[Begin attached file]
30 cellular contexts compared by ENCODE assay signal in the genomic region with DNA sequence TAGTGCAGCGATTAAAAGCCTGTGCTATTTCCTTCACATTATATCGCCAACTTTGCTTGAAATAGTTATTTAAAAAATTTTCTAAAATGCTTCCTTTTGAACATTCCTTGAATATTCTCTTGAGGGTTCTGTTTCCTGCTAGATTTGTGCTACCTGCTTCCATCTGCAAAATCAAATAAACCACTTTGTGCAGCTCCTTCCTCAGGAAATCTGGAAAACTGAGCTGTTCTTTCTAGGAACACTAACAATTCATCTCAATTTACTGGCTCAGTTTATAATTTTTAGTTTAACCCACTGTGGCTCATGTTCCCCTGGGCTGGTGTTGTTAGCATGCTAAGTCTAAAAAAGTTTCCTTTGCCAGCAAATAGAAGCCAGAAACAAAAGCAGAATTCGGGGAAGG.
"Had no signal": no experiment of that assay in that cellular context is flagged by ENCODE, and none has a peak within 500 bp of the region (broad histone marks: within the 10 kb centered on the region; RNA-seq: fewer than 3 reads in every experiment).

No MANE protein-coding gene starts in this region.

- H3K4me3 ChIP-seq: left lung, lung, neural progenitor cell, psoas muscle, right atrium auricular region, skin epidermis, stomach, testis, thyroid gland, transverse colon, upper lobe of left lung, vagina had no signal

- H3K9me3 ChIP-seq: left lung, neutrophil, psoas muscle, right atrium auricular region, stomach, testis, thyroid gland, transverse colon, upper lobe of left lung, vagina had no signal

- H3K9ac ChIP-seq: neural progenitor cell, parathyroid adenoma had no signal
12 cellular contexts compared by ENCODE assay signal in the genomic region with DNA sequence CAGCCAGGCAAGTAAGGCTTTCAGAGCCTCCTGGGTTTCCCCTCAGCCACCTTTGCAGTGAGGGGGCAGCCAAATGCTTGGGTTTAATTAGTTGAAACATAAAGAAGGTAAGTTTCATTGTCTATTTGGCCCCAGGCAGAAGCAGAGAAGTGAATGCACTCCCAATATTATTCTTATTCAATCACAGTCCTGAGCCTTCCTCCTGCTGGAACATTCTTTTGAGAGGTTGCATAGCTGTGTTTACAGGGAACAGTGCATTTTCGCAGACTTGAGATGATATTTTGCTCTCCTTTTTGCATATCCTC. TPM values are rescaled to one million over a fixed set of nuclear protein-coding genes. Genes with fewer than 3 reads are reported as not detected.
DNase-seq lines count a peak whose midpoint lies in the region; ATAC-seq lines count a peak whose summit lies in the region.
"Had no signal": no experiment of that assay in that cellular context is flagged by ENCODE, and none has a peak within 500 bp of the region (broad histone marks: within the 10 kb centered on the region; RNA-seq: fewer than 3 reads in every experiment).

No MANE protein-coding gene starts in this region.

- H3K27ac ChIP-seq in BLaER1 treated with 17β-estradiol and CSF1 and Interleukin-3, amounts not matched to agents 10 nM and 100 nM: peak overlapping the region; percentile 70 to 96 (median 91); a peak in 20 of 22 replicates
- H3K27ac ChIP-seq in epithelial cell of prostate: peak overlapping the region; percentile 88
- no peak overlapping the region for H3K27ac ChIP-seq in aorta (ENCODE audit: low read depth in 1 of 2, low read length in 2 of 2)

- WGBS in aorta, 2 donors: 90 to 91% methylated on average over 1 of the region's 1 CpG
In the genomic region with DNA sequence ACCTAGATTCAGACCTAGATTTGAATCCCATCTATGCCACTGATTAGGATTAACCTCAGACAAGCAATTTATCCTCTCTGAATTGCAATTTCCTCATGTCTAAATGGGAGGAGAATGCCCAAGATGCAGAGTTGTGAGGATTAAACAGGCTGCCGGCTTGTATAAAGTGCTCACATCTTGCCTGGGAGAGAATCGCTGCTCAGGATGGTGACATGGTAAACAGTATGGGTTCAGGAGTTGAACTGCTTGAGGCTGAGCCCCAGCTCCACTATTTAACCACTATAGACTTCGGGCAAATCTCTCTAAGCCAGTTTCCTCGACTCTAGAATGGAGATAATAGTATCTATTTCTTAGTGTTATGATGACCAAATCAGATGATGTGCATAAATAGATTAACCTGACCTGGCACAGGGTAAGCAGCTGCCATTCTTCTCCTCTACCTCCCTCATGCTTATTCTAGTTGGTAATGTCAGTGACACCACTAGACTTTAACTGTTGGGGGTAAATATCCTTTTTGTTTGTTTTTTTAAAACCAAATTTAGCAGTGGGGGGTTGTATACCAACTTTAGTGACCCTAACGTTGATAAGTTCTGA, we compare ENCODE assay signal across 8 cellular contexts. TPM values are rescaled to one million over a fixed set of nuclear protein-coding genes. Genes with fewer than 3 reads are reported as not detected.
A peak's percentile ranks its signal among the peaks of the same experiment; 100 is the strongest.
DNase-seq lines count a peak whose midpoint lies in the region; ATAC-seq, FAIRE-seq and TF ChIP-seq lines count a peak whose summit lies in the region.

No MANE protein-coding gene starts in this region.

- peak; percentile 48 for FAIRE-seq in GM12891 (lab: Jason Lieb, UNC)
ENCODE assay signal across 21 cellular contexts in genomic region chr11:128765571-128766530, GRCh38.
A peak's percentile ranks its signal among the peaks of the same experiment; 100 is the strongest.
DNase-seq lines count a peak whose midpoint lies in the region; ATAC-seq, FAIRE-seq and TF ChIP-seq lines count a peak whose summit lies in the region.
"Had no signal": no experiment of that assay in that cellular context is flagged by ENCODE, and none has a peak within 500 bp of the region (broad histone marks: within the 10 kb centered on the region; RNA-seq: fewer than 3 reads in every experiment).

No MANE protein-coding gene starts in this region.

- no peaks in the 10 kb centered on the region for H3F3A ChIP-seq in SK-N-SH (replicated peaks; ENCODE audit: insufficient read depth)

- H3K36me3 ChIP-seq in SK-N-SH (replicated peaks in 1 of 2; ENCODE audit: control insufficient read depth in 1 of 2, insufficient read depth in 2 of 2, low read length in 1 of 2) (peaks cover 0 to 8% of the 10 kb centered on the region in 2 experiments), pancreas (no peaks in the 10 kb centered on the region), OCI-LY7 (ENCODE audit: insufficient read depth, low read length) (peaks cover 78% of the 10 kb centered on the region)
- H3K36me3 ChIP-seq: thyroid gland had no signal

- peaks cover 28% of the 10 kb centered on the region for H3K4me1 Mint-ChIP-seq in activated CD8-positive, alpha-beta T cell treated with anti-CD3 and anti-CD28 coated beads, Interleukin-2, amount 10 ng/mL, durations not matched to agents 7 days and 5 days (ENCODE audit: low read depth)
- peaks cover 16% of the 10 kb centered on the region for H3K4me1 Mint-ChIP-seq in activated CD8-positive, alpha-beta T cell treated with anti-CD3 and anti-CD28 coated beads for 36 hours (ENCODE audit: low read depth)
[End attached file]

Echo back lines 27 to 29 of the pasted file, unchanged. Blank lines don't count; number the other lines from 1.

- H3K36me3 ChIP-seq: thyroid gland had no signal

- peaks cover 28% of the 10 kb centered on the region for H3K4me1 Mint-ChIP-seq in activated CD8-positive, alpha-beta T cell treated with anti-CD3 and anti-CD28 coated beads, Interleukin-2, amount 10 ng/mL, durations not matched to agents 7 days and 5 days (ENCODE audit: low read depth)
- peaks cover 16% of the 10 kb centered on the region for H3K4me1 Mint-ChIP-seq in activated CD8-positive, alpha-beta T cell treated with anti-CD3 and anti-CD28 coated beads for 36 hours (ENCODE audit: low read depth)